Tina Knowles Defended Beyoncé's Country Roots, And I'm Glad She's Speaking Out

    Leave it to Mama Knowles to call out the foolishness.

    Tina Knowles has set the record straight in the Beyoncé country music debate.

    Closeup of Tina Knowles

    On Feb. 11, in the middle of the Super Bowl, Beyoncé shocked the world when she released two new singles teased during a Verizon commercial, which introduced the possible genre of her Act II album — country.

    Beyoncé in a glittery outfit, looking at a phone, with a smiling man in a hoodie behind her

    "Texas Hold 'Em" and "16 Carriages" delved deep into her Texas-born roots, generating a debate on whether Beyoncé was entering a country era. But the gag is she's always been country, and Ms. Tina wasted no time letting the world know this fact.

    Closeup of Beyoncé at the Grammys

    On Friday, Tina shared an IG video posted initially by long-time Beyoncé advisor, publicist, and friend Yvette Noel-Schure. The video was a montage of Beyoncé's magazine covers, photo shoots, and outfits that show she always rocked the country aesthetic.

    Closeup of Tina Knowles and Beyoncé at an event

    Included in the montage was a Time article by Taylor Crumpton that explained, "The greatest lie country music ever told was convincing the world that it is white. That hillbilly music turned white at the turn of the 20th century. And that Black musicians who created this music, alongside low-income white people, were suddenly classified under 'race music.' The lie became a truth."

    An elderly man plays a banjo, entertaining children and a woman on a rustic porch

    Despite what a manufactured Florida textbook or a misguided politician might trumpet, African American history is American history. At some point, they have to stop tossing us into an "urban" category like our roots formed separately from the rest of the United States.

    Closeup of DeFord Bailey

    "We have always celebrated Cowboy Culture growing up in Texas," Tina wrote. "We also always understood that it was not just about it belonging to White culture only. In Texas, there is a huge black cowboy culture. Why do you think that my kids have integrated it into their fashion and art since the beginning?"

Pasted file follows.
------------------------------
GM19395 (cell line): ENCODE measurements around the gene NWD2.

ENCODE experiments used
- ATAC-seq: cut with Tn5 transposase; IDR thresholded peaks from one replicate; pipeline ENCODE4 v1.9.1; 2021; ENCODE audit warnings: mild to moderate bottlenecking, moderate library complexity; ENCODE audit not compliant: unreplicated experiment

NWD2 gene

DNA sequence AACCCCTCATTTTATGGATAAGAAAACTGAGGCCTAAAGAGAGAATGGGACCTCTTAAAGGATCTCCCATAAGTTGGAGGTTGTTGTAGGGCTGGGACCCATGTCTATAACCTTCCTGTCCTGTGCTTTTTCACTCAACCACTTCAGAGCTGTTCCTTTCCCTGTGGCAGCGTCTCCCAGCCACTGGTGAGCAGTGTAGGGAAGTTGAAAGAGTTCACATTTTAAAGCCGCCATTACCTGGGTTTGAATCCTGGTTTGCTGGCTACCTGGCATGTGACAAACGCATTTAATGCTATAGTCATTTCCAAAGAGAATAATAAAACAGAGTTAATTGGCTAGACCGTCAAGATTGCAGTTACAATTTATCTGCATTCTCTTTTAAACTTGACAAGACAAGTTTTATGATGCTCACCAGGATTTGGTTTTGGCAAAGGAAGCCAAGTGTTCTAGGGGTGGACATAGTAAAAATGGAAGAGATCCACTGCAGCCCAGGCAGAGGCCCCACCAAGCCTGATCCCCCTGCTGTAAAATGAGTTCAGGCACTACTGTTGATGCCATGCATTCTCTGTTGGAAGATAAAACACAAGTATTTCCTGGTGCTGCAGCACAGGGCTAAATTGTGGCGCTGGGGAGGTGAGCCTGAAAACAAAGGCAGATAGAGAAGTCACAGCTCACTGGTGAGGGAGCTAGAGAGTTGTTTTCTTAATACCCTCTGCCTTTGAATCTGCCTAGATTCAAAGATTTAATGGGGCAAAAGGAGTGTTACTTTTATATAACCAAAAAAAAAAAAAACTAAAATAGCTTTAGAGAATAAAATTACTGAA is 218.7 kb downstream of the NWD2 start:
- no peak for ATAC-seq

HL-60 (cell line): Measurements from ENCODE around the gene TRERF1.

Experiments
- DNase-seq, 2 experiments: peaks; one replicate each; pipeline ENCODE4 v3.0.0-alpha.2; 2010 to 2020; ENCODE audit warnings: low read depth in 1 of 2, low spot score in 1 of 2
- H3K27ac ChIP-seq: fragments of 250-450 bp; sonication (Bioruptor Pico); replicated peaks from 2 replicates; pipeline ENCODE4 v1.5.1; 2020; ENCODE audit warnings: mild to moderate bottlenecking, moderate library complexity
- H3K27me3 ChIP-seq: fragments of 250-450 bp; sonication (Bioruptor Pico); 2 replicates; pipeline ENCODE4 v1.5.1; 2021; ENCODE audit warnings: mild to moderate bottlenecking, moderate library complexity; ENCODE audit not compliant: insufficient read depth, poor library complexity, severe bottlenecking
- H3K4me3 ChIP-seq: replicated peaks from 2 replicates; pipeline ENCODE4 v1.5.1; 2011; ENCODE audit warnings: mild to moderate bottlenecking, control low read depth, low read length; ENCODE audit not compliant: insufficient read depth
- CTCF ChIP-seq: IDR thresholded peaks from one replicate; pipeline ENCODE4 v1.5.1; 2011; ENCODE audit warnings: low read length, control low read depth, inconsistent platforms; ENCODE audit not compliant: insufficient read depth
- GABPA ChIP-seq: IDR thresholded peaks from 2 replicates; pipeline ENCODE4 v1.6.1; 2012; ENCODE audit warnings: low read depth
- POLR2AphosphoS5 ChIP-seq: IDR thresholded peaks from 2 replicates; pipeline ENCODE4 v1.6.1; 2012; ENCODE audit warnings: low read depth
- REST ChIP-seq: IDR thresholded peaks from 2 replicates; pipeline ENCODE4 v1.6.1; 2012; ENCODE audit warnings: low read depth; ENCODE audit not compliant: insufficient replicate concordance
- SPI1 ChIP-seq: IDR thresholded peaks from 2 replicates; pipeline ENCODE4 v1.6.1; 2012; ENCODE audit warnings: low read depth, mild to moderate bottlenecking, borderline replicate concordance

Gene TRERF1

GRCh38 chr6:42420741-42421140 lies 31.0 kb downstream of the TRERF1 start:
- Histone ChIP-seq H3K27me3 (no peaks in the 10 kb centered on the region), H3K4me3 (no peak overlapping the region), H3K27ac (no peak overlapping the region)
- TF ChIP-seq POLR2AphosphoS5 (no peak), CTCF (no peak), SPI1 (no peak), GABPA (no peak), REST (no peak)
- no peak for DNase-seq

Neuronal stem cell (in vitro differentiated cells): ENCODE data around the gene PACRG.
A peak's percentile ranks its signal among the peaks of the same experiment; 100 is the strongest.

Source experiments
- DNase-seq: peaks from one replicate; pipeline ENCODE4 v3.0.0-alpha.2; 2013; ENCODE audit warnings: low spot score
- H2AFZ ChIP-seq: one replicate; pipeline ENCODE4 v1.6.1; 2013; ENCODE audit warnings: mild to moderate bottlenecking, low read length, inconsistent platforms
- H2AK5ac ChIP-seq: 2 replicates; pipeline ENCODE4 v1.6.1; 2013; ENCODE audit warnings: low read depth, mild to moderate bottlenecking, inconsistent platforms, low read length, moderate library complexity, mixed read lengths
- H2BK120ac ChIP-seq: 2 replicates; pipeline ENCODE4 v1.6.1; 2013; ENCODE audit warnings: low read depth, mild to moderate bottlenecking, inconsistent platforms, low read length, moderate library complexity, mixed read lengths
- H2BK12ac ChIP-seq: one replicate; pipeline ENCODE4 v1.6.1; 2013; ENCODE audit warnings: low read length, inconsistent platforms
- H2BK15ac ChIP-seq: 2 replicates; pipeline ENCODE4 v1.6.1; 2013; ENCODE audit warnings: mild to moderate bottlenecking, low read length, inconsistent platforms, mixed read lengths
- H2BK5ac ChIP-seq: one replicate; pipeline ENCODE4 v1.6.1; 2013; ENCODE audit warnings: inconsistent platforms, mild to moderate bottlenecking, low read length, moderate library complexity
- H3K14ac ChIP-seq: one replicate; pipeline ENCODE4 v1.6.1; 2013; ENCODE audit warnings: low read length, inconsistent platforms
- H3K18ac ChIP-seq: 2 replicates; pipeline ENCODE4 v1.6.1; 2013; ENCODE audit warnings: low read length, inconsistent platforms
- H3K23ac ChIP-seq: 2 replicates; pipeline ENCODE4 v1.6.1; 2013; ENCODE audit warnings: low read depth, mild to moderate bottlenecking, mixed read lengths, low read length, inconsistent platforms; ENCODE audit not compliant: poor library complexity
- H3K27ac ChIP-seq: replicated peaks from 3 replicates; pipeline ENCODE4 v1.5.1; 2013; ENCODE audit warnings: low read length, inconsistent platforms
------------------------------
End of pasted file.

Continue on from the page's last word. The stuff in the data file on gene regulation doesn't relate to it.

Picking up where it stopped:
Destiny's Child

    In the IG post, Tina added, "When people ask why is Beyonce wearing cowboy hats? It's really funny; I actually laugh because it's been there since she was a kid; we went to rodeos every year, and my whole family dressed in Western fashion."

    Beyoncé performing, wearing a cowboy hat and a red top with embroidered details
    The image features a social media post with text expressing admiration for "mama Tina" and their consistent reliability

    Throughout the decades of Beyoncé's career, cowboy hats, denim jeans, horses, and her southern roots have always been at the forefront of her music, even if it might get overshadowed by "urban" categorization and not recognized as "popular music" like other Grammy-winning country-influenced stars.

    Three separate images: Person 1 in a sparkling mini dress and cowboy hat, Person 2 in a white outfit with fringes and hat, and Persons 3 & 4 in formal attire
    Text summary: User expresses humorous disbelief about cowboy hats and boots at a DC3 concert, considers it a nod to Black people's impact on country music
    Instagram post by user hollypriete commenting on cultural representation, referencing Tina, cowboys, Indians, history, and praising Beyoncé

    I advise you to go back and listen a little closer to Destiny Child's and Beyoncé's discography and challenge yourself to not think of country music as one type of sound and color, and maybe you'll see she's not new to this; she's true to this.

    Three members of Destiny's Child pose with an award. They wear stylish outfits

    And don't worry; if you still struggle to put some respect on the 32-time Grammy winner's name, Ms. Tina Knowles will get you all the way together.